Work can already be stressful enough and adding body aches from sitting all day won’t help. Stretching can not only relieve the pressure from being seated for prolonged periods but it’s also been proven to help reduce stress. It does this by lengthening muscles to relieve tension, which can help you relax and feel better. Besides, you’ll have one less thing to worry about now that the aches are gone!

Improves Posture

As we’ve mentioned previously, improper posture is one of the main causes of work-related injuries. After sitting for so long, you’ll be tempted to slouch, or you may cross one leg over the other. These positions can negatively impact your posture, resulting in more discomfort.

Stretching is also proven to help correct your posture, which means less tightness while you’re at work.

Reduces Fatigue

Your blood flow increases to the sore muscles you get from sitting all day when you stretch. That’s an excellent way to relieve tiredness. By keeping the oxygen flowing to your muscles, you can delay the onset of muscle fatigue, allowing your body to keep going before exhaustion sets in.

Other Health Risks of a Sedentary Lifestyle

Physical inactivity can cause many problems, but some of these issues might surprise you. Next time you think about sitting through your workday without taking a break to walk or stretch, consider some of these health risks you may be putting yourself through:

Certain Cancers

According to a study in the JNCI: Journal of the National Cancer Institute, physical inactivity can be linked to an increased risk of certain cancers. The three types are:

  • Colon cancer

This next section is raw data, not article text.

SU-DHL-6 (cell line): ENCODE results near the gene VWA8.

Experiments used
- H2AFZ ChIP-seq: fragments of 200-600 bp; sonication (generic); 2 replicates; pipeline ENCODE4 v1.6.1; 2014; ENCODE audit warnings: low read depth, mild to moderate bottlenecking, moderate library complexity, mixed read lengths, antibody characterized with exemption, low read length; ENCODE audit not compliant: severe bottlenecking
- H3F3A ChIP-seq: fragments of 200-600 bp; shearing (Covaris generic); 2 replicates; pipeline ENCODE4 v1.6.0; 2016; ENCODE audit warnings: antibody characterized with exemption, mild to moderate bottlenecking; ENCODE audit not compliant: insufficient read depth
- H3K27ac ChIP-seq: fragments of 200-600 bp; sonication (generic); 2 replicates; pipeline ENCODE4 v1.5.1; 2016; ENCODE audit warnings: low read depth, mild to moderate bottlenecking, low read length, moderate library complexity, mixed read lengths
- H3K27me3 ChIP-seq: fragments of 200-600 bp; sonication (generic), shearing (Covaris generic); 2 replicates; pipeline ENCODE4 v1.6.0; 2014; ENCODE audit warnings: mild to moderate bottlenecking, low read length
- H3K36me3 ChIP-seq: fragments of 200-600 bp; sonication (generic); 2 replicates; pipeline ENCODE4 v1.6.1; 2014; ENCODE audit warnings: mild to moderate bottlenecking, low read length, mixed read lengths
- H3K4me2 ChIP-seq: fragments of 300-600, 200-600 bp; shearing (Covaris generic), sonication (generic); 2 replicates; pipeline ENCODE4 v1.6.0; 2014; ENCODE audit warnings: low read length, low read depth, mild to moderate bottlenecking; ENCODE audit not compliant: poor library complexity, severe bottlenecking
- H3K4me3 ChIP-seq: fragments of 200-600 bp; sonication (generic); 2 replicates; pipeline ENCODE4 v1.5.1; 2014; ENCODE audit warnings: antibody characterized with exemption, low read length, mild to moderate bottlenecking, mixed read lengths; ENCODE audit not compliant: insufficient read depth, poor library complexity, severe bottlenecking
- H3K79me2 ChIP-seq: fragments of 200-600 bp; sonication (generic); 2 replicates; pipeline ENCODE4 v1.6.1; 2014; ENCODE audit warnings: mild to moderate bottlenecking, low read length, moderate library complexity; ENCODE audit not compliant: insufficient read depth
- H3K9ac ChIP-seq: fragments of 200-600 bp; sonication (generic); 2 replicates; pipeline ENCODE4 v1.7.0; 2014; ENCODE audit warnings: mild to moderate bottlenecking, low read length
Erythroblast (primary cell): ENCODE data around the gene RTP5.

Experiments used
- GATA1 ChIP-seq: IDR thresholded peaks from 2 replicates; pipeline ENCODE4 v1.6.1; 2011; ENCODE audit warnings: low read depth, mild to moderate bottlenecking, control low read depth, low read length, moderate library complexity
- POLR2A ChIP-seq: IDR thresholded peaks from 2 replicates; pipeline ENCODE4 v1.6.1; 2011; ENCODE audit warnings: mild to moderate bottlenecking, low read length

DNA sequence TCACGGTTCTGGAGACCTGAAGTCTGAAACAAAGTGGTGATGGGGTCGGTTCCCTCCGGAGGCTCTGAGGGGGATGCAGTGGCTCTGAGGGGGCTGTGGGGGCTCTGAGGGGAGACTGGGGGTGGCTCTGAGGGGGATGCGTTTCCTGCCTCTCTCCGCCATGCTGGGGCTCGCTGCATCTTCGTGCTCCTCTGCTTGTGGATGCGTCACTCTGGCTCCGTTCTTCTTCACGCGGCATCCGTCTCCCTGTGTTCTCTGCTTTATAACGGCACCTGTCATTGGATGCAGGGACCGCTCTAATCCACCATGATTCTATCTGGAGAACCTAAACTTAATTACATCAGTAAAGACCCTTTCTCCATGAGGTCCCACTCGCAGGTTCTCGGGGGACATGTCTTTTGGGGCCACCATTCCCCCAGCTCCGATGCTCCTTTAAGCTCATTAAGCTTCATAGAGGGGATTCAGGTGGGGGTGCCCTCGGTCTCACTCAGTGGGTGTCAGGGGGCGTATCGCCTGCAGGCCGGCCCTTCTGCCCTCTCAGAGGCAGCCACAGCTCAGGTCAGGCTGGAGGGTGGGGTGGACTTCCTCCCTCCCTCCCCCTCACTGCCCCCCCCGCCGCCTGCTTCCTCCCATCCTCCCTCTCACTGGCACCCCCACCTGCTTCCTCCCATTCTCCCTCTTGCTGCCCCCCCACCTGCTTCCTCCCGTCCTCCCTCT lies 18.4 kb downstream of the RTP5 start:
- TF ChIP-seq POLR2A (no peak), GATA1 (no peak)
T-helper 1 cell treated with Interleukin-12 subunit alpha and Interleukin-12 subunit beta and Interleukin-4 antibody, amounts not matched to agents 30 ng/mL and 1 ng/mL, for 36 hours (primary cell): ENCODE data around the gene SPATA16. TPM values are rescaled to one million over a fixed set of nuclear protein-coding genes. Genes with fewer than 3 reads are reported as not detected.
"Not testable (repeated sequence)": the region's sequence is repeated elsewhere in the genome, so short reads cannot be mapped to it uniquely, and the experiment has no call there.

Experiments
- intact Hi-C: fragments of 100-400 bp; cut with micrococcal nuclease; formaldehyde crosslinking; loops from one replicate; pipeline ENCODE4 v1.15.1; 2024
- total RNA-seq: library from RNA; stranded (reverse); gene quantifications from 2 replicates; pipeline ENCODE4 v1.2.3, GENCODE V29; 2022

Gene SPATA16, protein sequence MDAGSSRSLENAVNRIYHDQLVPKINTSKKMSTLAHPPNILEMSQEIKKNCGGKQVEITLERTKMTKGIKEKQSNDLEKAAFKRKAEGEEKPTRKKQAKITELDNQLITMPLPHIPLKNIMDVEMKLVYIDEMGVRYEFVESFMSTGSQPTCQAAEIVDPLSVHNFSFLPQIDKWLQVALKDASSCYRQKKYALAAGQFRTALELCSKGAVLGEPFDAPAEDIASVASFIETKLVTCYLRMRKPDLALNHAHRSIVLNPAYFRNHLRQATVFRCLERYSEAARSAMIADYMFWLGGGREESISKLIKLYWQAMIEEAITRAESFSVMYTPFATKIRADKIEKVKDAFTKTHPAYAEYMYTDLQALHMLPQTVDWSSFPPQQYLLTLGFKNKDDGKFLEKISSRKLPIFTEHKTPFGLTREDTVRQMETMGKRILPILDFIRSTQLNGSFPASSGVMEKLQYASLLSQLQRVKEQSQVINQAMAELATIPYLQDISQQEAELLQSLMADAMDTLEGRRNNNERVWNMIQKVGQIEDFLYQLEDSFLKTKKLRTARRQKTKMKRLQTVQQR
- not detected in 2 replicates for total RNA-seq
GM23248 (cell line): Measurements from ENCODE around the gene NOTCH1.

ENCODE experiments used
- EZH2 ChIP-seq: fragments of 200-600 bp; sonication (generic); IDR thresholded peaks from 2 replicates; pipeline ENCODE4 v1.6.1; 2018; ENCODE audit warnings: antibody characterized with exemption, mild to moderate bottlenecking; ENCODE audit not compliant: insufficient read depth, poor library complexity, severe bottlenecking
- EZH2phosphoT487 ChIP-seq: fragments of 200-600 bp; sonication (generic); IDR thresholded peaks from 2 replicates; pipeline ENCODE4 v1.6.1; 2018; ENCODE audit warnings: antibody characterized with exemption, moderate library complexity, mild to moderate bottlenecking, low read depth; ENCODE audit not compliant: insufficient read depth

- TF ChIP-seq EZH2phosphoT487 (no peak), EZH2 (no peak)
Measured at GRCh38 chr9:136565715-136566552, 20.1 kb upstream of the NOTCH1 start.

• Endometrial cancer
  • Lung cancer

Every two-hour increase in sitting time can link to an 8% increased risk of colon cancer and a 10% increased risk of endometrial cancer. High blood sugar and insulin can be a pathway to colon cancer, while obesity can be a strong cause for endometrial cancer.

Heart Disease

It makes sense that sitting too much can lead to heart disease since you don’t move as much when you’re sedentary. Your blood flow slows down when you spend too much time sitting, allowing fatty acids to build up in your blood vessels. This is what leads to heart disease.

Anxiety or Depression

Yes, prolonged sitting can even affect your brain! Being active reduces the effects of the stress hormone, known as cortisol, by triggering the production of brain-derived neurotrophic factors. Once that supply decreases, your cortisol levels increase. That can lead to more stress, anxiety, and depression.

Diabetes

Sitting for too long can lead to insulin resistance, which is known to cause diabetes. Exercise helps your muscles use glucose from the bloodstream and help decrease insulin resistance. It’s also great for lowering your blood sugar levels.

Obesity

It goes without saying – inactivity can lead to obesity, especially if you don’t follow a healthy diet. Prolonged sitting can weaken your bones and muscles, making it more difficult for you to be active. You might experience some discomfort as your weakened muscles cannot properly support your body systems.